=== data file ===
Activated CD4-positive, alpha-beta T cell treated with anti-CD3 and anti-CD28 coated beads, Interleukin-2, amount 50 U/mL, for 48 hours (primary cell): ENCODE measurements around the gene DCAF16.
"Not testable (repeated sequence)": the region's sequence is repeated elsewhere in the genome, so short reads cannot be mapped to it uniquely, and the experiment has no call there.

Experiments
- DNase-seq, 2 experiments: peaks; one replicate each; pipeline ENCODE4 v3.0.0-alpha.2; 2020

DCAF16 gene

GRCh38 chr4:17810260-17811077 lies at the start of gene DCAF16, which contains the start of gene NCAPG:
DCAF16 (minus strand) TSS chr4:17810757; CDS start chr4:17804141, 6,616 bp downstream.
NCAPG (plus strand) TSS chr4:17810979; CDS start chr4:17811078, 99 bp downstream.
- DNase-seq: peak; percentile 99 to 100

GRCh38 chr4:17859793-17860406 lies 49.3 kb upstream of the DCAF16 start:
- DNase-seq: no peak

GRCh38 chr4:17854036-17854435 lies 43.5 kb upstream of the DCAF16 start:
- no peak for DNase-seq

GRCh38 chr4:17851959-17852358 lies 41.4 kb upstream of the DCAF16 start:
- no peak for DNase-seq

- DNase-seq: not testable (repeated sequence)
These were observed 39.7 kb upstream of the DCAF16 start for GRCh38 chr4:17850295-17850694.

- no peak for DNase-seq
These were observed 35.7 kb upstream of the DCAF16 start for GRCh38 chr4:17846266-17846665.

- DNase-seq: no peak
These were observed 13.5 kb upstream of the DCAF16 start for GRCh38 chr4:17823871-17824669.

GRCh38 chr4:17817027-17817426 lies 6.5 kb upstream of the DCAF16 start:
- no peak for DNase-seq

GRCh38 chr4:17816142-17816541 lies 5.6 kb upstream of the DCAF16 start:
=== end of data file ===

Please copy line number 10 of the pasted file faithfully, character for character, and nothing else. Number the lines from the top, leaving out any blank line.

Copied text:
GRCh38 chr4:17859793-17860406 lies 49.3 kb upstream of the DCAF16 start: